I can’t recommend highly enough Descarte’s Baby by Paul Bloom. I never found developmental psychology particularly interesting until recently. Bloom’s book is a great example of why I should have paid more attention to the field. He combines an evolutionary framework and a solidly cognitive approach to address (read ‘speculate on’) the things that are at the very heart of humanness.
One point he makes which doesn’t make it into my review for The Psychologist– which is embarrassingly gushing anyway – is the idea that our innate disposition towards dualism helps explain the popular appeal of neuroimaging research. The amazement that greets an fMRI experiment showing the involvement of the frontal lobe in thinking about whether to ask for a rise, or the involvement of your parietal lobe in thinking about how to assemble Ikea furniture  can be reduced to / explained as a simple amazement that anything to do with mind has a correspondence in the brain. Of course, to a cognitive neuroscientist that’s axiomatic. But to the layperson maybe their unquestioned dualism means they are still impressed that cognitive activity produces biological effects.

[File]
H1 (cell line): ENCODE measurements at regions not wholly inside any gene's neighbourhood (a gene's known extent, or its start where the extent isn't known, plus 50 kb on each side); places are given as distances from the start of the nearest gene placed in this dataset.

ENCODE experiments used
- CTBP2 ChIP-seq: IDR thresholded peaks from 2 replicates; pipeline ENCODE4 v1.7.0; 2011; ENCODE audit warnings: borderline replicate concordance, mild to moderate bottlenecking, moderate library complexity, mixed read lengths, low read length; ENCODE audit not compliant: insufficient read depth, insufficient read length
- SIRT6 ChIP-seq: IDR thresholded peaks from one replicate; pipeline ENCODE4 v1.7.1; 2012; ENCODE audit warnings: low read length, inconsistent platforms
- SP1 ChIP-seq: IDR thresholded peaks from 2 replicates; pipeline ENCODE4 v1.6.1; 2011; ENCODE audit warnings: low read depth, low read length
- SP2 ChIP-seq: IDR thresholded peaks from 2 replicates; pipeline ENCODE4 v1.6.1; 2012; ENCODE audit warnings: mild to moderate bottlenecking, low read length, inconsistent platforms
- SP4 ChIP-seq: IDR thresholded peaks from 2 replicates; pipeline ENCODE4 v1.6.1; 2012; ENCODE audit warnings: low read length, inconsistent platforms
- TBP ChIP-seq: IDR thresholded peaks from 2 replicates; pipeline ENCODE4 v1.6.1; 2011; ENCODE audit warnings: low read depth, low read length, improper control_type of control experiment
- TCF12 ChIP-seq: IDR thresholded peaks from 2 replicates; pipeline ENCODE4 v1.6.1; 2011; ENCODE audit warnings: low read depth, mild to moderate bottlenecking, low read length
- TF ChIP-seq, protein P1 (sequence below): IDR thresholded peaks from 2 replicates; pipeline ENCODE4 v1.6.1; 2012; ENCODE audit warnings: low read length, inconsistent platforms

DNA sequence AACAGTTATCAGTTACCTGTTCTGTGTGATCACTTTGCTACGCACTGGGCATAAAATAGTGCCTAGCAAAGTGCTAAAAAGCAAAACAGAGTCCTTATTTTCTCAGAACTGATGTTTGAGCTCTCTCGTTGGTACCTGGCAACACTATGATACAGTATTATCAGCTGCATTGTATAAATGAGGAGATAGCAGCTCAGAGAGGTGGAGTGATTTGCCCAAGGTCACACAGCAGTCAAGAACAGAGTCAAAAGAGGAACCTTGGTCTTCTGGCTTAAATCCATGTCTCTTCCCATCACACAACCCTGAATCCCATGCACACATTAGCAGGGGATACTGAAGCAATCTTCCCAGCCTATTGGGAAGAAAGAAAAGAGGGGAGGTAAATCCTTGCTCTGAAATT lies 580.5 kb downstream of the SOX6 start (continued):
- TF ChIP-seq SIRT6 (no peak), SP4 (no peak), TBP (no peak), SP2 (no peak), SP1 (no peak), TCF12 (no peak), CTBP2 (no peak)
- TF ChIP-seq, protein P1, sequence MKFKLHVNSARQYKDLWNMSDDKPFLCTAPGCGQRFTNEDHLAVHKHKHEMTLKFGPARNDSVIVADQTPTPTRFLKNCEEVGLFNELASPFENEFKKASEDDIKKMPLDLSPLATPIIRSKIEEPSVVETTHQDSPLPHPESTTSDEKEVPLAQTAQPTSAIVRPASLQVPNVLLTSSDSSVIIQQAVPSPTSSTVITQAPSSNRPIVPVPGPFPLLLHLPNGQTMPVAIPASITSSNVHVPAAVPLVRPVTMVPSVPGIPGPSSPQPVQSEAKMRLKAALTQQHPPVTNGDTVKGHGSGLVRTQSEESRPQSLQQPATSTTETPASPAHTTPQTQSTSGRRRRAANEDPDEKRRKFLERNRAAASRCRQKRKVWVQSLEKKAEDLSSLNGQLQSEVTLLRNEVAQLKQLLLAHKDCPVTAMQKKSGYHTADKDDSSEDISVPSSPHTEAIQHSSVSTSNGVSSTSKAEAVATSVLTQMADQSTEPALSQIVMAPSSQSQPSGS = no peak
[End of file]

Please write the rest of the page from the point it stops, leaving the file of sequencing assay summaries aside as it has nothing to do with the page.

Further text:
Persistent dualism might also be part of the reason that the ‘We only use 10% of our brains’ myth is so common. To a neuroscientist it’s a (sorry) no-brainer – Did you think that 90% of that 1.2 kg of your body was just sitting there, with no purpose?!– but many people still think of themselves as eternal souls, not as biological machines. From this point of view it seem entirely plausible that what we perceive as us could be pretty much independent of our brains.
 Descarte’s Baby – How the Science of Child Development Explains What Makes Us Human by Paul Bloom
Publisher: William Heinemann. Date, Price & Format: July 1st, 2004, ?20 Hardback
 I just made these examples up, sorry. But you get the idea.